Spending twenty to thirty hours a week on sports, as he used to do in the days when he was on the Dutch kayak team, has not been on his agenda for several years now. Still, it does not mean that Tom Vrancken has since then devoted all his time to studying. Apart from doing committee work (two years at canoe association Okawa, one year at sports umbrella organization ESSF, and last year for the national Student winter sports foundation) he had to earn a living as well - especially if you study twice as long as your student grant lasts. In order to save time for a sideline, he graduated part-time.
Vrancken did the broad Master’s program Information Security Technology of the Kerckhoffs Instituut, a joint venture between TU/e and the universities of Twente and Nijmegen which - apart from the technological contents - devoted a great deal of attention to juridical, ethical and policy aspects. The subject of his final project, for the ARPA2 foundation, was admittedly rather technical again. “The name ARPA2 is a wink at ARPA, the American government institution that helped to build the foundation for the Internet”, he says. “The web is not as safe as it should be, because it was never designed to function in an environment with people who want to do harm. This is why ARPA2 makes software for a safer Internet, with more respect for the privacy of the user.”
For safe digital communication you need two things, as Vrancken explains: “A connection that cannot be intercepted, and a way to prove that the person on the other side of the line is actually the person they claim to be: the authentication.”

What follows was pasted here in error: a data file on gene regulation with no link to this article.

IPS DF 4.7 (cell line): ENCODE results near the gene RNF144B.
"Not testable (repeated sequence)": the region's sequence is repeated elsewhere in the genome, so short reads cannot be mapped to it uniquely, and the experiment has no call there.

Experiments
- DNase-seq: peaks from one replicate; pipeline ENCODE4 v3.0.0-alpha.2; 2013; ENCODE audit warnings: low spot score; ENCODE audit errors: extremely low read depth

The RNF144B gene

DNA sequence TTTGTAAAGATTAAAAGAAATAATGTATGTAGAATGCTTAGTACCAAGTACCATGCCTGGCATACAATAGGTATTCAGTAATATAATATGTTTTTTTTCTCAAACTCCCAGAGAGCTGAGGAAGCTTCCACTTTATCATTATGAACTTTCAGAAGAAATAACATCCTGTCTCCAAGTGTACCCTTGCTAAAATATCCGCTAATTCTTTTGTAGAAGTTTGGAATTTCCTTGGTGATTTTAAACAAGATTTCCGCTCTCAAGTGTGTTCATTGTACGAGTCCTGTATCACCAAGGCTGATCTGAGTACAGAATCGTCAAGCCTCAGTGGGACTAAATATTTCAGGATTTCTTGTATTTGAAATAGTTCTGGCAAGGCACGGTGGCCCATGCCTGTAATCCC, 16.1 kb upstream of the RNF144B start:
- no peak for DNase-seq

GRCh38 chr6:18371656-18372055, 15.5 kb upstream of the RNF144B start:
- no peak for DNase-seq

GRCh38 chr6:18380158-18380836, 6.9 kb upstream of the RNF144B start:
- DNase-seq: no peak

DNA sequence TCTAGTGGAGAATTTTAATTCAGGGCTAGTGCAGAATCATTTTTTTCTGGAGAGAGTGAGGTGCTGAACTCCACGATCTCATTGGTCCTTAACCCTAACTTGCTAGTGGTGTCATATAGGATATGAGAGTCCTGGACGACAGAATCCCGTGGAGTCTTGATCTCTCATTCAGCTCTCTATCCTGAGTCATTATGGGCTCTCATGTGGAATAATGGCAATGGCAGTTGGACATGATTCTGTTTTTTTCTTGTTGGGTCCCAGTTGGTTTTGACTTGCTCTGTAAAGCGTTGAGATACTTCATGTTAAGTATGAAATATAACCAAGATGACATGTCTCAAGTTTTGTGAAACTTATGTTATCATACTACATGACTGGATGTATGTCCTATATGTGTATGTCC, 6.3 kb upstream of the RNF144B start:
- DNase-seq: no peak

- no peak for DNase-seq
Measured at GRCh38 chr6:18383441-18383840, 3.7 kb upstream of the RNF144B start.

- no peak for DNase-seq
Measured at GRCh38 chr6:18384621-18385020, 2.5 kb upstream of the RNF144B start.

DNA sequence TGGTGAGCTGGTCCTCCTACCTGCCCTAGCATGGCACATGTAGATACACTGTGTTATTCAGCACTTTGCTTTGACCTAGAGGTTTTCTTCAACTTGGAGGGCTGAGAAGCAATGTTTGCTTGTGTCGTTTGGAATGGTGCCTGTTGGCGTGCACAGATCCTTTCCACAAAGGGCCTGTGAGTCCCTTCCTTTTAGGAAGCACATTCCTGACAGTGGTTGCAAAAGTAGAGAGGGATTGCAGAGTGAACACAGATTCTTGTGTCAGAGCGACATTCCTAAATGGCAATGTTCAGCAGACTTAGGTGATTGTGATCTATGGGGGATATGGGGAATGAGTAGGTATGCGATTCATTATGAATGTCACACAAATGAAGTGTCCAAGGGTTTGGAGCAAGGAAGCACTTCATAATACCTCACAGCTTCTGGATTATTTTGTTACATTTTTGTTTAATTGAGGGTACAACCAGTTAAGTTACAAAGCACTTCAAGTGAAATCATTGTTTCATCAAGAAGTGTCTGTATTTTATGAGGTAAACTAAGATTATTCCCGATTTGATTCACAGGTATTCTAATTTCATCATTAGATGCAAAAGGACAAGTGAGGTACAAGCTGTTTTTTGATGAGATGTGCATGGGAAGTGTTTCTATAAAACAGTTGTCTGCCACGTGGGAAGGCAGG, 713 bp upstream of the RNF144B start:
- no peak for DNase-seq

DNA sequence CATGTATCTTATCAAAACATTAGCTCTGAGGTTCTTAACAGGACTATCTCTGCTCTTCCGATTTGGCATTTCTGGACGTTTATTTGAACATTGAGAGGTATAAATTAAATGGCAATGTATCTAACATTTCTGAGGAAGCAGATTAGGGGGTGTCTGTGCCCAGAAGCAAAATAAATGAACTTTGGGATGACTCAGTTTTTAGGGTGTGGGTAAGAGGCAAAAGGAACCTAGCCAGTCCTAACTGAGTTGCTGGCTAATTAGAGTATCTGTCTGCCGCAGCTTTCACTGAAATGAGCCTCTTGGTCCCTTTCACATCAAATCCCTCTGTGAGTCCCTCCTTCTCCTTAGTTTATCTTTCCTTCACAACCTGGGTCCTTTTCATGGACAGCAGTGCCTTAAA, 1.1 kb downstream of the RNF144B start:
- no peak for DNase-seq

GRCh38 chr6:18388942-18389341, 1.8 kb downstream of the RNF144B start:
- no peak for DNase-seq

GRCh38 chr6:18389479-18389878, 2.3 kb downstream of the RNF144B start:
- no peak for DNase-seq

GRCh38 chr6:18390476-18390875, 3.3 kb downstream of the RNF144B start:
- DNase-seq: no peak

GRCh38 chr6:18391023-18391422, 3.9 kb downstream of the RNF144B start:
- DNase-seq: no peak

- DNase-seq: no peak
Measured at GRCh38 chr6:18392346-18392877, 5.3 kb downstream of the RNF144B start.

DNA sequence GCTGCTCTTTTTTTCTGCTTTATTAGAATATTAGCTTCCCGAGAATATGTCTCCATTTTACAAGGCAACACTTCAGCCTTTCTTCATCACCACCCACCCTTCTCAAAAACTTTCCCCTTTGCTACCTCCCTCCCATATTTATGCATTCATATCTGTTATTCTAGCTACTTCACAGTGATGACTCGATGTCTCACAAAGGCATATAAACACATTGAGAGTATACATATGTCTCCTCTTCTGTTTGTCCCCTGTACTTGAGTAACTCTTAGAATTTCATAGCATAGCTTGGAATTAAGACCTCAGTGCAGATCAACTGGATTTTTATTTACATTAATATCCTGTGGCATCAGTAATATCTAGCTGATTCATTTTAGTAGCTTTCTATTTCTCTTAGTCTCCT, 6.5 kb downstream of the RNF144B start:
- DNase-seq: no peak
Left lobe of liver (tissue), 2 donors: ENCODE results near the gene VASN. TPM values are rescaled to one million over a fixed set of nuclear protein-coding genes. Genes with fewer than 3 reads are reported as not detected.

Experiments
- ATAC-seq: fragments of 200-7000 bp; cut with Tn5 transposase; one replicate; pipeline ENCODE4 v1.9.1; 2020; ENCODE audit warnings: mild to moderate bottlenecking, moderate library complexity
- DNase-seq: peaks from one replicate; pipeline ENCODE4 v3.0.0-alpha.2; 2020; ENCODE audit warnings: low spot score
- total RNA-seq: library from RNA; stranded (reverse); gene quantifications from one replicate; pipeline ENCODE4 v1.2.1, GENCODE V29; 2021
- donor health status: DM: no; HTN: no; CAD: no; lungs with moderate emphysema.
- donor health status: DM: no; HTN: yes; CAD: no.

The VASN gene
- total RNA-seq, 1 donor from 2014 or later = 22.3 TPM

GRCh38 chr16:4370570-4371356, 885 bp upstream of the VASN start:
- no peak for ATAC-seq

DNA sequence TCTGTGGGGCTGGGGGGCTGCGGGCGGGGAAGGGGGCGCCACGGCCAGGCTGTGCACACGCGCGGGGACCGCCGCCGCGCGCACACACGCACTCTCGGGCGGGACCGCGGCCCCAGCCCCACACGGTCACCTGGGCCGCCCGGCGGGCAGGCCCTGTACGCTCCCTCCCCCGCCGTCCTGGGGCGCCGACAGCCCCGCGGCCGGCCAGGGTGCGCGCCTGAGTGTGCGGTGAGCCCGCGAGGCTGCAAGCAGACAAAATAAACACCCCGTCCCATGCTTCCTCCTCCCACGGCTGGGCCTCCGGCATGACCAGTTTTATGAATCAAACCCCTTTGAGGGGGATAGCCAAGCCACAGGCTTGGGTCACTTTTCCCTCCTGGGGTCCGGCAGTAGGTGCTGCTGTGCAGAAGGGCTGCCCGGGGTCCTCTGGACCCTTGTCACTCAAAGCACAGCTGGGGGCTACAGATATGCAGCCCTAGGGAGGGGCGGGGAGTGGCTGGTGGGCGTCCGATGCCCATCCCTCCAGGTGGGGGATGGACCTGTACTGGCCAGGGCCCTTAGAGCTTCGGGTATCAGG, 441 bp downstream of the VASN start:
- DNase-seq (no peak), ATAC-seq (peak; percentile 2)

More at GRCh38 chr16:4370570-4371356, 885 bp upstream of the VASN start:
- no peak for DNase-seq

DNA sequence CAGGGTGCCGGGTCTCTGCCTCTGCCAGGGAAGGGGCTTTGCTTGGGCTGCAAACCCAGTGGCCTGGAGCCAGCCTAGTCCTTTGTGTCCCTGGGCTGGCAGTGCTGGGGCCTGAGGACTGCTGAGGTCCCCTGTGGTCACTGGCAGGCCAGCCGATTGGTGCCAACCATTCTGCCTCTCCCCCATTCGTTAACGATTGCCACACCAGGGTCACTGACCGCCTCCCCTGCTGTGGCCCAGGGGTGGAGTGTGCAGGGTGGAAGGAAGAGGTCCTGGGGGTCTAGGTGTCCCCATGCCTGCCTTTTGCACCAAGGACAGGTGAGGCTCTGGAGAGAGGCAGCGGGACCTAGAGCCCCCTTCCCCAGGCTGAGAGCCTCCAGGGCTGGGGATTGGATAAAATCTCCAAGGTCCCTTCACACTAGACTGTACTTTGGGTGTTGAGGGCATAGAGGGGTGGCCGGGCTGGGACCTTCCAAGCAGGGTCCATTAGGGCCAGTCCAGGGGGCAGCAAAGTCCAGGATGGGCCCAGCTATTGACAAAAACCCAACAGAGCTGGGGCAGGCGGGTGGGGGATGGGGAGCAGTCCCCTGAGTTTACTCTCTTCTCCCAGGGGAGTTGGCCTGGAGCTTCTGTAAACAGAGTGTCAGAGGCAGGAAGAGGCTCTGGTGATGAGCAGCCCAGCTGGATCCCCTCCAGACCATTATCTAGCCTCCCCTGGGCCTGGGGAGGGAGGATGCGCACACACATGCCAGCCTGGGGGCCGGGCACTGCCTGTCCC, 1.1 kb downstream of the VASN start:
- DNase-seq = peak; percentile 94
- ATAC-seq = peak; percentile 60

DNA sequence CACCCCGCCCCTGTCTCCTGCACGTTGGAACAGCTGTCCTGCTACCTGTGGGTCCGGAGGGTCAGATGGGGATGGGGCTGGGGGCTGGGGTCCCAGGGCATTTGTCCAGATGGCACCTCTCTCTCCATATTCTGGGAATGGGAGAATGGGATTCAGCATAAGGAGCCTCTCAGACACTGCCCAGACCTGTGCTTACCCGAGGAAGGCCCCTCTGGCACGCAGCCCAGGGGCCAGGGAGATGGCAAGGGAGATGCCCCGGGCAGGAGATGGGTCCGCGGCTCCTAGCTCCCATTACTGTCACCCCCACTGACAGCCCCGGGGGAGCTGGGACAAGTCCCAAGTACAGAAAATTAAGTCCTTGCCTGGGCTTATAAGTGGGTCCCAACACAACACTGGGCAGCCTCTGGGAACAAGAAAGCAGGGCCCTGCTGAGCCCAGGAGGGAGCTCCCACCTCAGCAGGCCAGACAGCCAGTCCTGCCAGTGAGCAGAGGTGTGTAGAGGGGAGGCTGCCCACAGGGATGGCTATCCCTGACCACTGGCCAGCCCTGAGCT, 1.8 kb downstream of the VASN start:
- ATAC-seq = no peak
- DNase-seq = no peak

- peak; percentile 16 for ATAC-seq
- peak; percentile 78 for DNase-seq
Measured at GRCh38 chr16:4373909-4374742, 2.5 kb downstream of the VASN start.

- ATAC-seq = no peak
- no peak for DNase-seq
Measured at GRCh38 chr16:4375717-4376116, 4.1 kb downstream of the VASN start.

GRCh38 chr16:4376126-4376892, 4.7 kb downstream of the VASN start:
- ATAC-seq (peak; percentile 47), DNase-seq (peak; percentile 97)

“Our solution in various Internet systems: that would be great”
The chief connection protocol is TLS, which is used for countless Internet applications, including Internet banking. A strong plus of TLS is the option of Perfect Forward Secrecy: as a part of the required key is destroyed after use, it is not possible to decipher a message afterwards if a password has been intercepted.
However, that risk does exist for many business networks, including that of TU/e, which use the Kerberos authentication protocol. “When you log in with your NT account, this runs via Kerberos. I have now succeeded in coupling that system with TLS in such a way that Perfect Forward Secrecy becomes available for Kerberos networks. In addition, my software will soon make it much simpler to communicate safely between a number of these networks.”
Whether Vrancken’s solution will be successful depends first of all on the approval by the managers of the open source software GnuTLS - indeed, the student has written his software as an extension of that platform. “Thereby our solution would be automatically integrated into various Internet systems. Of course that would be great.”
In any case Vrancken will in February (after a well-earned ‘holiday’ as a snowboard teacher in Austria) focus on completing Master’s program number two: the teacher-training study program. For he is still not ready for a final goodbye to student life.